A NASA super pressure balloon carrying the SuperBIT scientific payload has crossed the Pacific Ocean after just 5 days of flight and is on track to reach South America Thursday, April 20, at approximately 9:30 p.m. EDT (Friday, April 21, at 1:30 a.m. UTC).
The scientific balloon, which lifted off from Wānaka Airport, New Zealand, April 15 (U.S. Eastern Time), will quickly transit Chile and Argentina as it continues its globetrotting journey about the southern hemisphere’s mid-latitudes.
Before any land overflight occurs, a thorough assessment is made of the balloon’s health and the performance of the command and control electronics onboard. In addition, the forecast trajectory is analyzed from a safety perspective before beginning overflight operations.
“The balloon is healthy and performing brilliantly maintaining a steady altitude at around 108,000 feet, which has been the primary goal of this mission,” said Debbie Fairbrother, NASA’s Scientific Balloon Program chief. “This is the first of many flight milestones to come—we aim to cross the Pacific several more times as we verify and validate this balloon technology while supporting some real cutting-edge science.”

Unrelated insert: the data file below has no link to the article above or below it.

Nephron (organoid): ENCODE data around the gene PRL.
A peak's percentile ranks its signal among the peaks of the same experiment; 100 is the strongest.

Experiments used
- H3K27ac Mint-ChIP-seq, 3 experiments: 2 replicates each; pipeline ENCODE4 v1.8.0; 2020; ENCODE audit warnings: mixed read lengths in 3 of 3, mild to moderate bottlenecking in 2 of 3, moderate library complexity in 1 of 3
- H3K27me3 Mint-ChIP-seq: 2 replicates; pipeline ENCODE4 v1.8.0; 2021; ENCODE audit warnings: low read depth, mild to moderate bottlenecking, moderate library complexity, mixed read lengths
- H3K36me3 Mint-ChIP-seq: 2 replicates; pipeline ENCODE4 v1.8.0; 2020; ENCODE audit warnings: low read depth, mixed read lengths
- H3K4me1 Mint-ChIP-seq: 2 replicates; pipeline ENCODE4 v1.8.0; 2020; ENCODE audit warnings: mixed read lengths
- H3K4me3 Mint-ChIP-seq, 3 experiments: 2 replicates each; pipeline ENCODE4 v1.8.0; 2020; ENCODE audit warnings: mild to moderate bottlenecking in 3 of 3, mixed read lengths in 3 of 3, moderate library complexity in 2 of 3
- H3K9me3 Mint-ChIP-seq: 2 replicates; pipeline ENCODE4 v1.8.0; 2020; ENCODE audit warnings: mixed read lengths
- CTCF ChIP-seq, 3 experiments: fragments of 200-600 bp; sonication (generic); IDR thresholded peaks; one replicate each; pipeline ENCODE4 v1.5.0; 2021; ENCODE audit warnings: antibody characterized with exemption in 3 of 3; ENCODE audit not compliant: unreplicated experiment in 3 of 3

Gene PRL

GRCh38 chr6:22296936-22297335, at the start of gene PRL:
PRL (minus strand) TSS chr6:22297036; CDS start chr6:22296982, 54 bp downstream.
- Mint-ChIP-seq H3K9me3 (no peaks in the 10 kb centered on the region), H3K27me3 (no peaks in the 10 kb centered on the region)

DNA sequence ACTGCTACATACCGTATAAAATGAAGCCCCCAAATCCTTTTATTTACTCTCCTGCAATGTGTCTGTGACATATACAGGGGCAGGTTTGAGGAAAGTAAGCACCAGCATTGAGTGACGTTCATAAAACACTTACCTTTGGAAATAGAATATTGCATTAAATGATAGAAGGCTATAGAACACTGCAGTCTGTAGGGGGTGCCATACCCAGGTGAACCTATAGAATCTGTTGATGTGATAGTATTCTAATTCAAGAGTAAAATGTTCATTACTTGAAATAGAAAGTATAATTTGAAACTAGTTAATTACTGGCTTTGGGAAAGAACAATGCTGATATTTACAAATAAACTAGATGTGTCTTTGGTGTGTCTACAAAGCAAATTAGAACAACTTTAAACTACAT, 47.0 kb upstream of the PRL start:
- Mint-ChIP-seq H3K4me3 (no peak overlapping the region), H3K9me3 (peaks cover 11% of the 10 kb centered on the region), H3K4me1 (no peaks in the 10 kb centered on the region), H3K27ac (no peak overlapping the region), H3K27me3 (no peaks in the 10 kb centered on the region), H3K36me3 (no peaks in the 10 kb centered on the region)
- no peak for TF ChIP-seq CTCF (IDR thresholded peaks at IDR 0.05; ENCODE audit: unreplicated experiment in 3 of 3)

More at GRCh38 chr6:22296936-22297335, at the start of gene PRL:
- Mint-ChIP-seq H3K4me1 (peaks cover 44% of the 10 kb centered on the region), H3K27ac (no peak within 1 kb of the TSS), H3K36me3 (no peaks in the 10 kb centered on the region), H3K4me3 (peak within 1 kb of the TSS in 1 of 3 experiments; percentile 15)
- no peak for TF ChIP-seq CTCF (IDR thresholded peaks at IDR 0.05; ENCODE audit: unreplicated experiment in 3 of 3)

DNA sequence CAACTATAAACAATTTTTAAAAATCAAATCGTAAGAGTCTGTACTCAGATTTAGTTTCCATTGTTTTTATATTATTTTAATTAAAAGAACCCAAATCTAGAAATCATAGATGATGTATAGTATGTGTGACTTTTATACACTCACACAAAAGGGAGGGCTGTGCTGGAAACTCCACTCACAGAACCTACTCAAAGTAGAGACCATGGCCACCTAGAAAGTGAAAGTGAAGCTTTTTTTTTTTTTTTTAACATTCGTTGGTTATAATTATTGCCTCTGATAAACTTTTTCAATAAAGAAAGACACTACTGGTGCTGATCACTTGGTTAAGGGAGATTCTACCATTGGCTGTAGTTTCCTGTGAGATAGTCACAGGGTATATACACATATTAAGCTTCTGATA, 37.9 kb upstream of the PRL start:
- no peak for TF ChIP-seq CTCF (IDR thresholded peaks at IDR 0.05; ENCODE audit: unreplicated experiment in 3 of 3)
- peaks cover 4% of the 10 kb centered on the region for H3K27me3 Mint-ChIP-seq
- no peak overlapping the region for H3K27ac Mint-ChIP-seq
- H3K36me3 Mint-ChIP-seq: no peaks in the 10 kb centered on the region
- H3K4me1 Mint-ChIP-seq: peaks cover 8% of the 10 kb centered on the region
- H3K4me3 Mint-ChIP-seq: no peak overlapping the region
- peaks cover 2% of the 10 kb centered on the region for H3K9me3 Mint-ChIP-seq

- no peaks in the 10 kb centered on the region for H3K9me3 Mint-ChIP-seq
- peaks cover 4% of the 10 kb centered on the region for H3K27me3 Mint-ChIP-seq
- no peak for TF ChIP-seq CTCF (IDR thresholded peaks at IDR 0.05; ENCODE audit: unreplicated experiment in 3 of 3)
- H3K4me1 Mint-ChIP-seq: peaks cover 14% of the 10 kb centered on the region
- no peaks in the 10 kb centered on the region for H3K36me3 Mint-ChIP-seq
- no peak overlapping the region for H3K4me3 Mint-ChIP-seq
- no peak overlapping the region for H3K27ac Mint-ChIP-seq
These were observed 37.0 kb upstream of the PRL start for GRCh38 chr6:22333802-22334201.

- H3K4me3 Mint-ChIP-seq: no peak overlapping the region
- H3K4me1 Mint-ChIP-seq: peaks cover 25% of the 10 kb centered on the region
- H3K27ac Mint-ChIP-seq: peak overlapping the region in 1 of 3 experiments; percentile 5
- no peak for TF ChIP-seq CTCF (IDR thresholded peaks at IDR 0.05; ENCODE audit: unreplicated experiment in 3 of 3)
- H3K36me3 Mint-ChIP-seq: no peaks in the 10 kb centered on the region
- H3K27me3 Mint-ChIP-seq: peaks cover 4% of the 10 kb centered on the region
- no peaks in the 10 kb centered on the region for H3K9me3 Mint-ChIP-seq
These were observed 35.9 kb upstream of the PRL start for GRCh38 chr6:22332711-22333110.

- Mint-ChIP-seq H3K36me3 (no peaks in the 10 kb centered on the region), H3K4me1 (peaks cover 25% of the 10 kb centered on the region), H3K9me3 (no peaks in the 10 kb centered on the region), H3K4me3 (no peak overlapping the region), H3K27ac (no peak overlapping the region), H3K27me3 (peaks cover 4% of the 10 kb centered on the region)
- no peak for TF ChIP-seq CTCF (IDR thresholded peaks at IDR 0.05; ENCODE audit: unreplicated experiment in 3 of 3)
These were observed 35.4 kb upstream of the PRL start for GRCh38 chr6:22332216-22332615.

The SuperBIT science team has already returned stunning images from the balloon-borne telescope, said Fairbrother. The first images were released by the science team recently and can be viewed here.
The ongoing science balloon flight is monitored real-time from NASA’s Columbia Scientific Balloon Facility in Palestine, Texas, and anyone can track the position of the balloon here.
NASA predicts the balloon will complete a circumnavigation once every week to three weeks.
For more information on NASA’s Balloon Program, visit: www.nasa.gov/scientificballoons.